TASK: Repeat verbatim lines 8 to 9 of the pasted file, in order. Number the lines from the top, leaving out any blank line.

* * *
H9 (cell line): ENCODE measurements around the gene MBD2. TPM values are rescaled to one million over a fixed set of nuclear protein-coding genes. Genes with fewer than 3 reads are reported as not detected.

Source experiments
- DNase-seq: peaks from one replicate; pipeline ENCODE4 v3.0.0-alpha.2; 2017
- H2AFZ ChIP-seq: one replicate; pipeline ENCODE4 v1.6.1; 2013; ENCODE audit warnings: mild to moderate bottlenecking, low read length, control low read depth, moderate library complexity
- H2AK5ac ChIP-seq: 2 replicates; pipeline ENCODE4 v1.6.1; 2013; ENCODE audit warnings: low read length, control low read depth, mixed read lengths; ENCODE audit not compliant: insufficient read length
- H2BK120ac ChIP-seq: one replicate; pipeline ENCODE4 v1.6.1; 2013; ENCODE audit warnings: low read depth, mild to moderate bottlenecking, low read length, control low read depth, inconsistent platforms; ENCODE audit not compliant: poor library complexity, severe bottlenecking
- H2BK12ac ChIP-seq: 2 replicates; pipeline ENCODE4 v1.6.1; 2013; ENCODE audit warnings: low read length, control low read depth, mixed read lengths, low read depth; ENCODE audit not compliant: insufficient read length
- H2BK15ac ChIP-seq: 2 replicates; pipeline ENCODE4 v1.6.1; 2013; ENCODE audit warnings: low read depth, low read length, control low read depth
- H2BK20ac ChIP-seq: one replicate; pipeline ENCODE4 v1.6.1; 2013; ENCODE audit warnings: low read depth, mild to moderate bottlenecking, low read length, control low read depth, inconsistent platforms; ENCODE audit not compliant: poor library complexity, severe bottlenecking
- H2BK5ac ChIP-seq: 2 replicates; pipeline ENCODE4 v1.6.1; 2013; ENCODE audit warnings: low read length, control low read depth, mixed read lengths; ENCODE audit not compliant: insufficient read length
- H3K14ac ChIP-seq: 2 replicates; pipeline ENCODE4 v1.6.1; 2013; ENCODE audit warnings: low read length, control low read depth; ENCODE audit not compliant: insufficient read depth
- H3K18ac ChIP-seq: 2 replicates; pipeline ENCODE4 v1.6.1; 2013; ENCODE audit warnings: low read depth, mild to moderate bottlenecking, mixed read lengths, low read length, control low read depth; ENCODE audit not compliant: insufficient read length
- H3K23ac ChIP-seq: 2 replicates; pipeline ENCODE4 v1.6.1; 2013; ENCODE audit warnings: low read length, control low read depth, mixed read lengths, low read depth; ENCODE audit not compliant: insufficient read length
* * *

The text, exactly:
- H2BK15ac ChIP-seq: 2 replicates; pipeline ENCODE4 v1.6.1; 2013; ENCODE audit warnings: low read depth, low read length, control low read depth
- H2BK20ac ChIP-seq: one replicate; pipeline ENCODE4 v1.6.1; 2013; ENCODE audit warnings: low read depth, mild to moderate bottlenecking, low read length, control low read depth, inconsistent platforms; ENCODE audit not compliant: poor library complexity, severe bottlenecking